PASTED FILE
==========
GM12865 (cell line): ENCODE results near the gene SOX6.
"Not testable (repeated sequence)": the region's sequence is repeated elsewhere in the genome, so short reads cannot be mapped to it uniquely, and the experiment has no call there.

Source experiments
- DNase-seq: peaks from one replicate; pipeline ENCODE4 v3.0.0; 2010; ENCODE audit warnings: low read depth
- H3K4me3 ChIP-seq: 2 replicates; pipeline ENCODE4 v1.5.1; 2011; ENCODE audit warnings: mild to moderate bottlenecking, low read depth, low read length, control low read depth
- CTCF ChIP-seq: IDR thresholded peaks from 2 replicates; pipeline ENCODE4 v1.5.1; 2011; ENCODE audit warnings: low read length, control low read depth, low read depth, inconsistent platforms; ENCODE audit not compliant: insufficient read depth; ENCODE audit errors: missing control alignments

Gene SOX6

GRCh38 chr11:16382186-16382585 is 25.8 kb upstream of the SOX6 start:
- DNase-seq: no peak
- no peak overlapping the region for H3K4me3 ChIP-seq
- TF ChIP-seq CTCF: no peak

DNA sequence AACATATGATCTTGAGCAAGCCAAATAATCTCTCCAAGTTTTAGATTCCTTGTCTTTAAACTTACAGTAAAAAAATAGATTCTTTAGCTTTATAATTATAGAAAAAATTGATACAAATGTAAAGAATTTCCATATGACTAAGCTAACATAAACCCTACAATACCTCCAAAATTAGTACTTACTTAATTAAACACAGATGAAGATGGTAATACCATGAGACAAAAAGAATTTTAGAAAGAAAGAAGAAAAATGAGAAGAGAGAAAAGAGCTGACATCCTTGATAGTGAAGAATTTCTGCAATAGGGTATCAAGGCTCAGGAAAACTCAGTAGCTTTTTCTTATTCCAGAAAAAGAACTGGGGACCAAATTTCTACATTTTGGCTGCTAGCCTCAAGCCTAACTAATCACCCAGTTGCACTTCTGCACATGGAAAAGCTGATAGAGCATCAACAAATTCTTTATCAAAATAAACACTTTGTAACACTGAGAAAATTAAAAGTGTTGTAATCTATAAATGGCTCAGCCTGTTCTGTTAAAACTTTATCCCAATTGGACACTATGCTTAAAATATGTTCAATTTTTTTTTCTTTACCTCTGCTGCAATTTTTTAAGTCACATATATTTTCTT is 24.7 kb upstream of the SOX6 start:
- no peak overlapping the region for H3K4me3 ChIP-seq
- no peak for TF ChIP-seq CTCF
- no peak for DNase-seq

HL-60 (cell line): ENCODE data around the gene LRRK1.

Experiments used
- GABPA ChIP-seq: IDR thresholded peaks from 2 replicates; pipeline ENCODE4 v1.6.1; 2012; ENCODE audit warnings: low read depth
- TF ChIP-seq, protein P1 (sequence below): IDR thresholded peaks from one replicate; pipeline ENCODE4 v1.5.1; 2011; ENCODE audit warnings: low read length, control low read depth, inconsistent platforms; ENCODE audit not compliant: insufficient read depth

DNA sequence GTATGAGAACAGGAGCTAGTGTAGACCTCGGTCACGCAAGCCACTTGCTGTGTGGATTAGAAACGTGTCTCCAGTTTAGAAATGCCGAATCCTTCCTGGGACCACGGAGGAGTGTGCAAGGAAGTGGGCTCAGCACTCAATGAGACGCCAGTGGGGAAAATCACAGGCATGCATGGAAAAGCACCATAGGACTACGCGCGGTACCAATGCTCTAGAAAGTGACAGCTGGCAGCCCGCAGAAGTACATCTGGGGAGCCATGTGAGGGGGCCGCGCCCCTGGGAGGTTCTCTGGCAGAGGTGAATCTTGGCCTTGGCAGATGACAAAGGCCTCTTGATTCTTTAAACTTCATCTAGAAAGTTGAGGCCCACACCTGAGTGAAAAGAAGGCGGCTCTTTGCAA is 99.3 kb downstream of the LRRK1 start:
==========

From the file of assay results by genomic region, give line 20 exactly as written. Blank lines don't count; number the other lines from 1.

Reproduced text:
DNA sequence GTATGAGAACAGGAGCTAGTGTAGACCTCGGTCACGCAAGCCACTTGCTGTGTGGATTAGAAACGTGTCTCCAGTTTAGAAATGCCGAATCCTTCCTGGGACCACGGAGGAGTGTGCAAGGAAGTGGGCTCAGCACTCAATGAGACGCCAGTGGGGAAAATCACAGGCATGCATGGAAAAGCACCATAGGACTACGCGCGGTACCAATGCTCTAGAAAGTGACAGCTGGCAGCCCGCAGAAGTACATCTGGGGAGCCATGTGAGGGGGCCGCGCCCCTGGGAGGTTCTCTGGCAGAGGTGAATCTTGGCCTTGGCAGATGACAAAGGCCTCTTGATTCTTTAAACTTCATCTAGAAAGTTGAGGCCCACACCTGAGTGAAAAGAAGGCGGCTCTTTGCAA is 99.3 kb downstream of the LRRK1 start: